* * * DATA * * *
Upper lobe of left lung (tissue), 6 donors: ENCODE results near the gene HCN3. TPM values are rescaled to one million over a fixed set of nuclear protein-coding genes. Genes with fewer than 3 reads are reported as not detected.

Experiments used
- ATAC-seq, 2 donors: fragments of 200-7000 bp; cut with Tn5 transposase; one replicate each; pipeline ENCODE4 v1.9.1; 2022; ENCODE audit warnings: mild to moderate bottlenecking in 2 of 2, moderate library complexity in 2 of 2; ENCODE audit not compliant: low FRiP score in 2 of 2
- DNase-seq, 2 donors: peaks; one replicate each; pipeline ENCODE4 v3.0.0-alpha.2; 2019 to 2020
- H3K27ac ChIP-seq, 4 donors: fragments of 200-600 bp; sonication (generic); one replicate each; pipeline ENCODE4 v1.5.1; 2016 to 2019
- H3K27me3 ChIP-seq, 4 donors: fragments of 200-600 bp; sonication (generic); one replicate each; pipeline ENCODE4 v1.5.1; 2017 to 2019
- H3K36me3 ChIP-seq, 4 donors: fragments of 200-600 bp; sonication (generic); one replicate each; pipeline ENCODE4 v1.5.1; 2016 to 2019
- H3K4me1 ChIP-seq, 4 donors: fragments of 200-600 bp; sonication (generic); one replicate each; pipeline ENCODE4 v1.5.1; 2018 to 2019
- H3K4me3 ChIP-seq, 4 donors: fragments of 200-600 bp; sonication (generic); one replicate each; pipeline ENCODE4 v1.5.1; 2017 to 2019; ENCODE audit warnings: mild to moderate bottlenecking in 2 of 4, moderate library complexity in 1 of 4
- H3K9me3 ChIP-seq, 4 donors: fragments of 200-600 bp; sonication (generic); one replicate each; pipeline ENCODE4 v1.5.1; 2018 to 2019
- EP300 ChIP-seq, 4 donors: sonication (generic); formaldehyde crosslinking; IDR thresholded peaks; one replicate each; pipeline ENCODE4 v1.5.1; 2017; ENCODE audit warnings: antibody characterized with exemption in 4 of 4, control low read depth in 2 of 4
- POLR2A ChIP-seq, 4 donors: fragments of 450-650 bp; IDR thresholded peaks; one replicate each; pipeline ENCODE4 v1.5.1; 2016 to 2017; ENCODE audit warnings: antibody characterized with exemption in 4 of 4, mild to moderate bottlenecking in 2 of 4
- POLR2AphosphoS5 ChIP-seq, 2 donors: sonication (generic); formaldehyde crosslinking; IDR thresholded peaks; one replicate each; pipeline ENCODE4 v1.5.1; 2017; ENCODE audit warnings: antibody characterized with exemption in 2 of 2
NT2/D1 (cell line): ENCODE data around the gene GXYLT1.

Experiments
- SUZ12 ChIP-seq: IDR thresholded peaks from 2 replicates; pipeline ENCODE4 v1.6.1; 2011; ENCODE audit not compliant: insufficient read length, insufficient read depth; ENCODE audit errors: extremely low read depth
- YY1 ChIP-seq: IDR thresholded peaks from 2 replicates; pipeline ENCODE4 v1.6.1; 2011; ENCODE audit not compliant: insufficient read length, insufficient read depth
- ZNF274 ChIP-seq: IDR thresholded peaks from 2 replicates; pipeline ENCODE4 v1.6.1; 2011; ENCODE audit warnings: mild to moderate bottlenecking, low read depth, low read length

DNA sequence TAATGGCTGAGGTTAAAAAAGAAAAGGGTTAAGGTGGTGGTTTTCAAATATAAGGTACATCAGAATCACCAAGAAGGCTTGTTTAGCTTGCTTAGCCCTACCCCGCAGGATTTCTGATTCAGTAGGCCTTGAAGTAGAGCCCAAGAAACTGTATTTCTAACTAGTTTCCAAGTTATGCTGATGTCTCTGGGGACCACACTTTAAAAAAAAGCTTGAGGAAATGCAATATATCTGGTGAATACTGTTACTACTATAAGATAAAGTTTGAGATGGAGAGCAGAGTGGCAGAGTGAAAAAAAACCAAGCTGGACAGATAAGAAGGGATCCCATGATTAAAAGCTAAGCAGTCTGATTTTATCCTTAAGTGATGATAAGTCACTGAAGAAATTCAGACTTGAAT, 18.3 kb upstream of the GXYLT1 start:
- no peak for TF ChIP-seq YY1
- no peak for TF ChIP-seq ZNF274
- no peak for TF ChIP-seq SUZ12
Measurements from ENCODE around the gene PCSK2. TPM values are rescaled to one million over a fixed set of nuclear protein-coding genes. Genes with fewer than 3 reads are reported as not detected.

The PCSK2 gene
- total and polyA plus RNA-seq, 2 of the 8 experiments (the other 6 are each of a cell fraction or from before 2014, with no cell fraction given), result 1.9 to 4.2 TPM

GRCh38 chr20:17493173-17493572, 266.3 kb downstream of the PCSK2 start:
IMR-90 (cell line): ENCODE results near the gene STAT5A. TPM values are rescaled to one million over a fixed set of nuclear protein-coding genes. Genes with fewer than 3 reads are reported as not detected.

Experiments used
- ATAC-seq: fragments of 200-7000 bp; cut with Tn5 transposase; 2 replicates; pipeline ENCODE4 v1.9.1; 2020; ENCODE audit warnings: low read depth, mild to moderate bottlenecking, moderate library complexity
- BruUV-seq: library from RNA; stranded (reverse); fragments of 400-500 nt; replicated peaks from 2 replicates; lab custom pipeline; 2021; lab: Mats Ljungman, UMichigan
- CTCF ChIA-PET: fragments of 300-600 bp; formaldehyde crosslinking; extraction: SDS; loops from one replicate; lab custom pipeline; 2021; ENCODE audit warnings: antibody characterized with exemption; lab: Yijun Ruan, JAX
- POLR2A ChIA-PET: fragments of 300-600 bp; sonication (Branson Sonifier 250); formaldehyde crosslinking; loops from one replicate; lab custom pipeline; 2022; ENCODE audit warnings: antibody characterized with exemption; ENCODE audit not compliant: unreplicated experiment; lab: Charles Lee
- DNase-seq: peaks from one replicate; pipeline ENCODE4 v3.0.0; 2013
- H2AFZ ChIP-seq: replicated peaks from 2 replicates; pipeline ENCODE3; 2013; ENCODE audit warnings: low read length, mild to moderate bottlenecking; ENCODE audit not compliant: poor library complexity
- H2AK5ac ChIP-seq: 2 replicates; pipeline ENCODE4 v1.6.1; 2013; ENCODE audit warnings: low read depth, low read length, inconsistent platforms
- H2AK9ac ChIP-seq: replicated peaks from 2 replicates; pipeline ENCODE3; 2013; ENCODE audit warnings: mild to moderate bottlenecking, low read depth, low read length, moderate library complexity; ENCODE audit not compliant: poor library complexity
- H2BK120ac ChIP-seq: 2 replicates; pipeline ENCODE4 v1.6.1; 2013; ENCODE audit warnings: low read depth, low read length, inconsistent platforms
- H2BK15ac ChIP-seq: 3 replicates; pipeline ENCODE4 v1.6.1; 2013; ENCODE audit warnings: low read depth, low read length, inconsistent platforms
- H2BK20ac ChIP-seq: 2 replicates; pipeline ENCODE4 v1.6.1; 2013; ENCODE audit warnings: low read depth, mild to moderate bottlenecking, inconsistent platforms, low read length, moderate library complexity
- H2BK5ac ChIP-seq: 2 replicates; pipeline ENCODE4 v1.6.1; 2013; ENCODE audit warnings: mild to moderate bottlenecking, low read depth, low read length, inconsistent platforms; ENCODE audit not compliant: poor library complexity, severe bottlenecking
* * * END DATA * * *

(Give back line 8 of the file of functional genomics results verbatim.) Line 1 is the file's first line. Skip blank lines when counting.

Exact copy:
- H3K4me1 ChIP-seq, 4 donors: fragments of 200-600 bp; sonication (generic); one replicate each; pipeline ENCODE4 v1.5.1; 2018 to 2019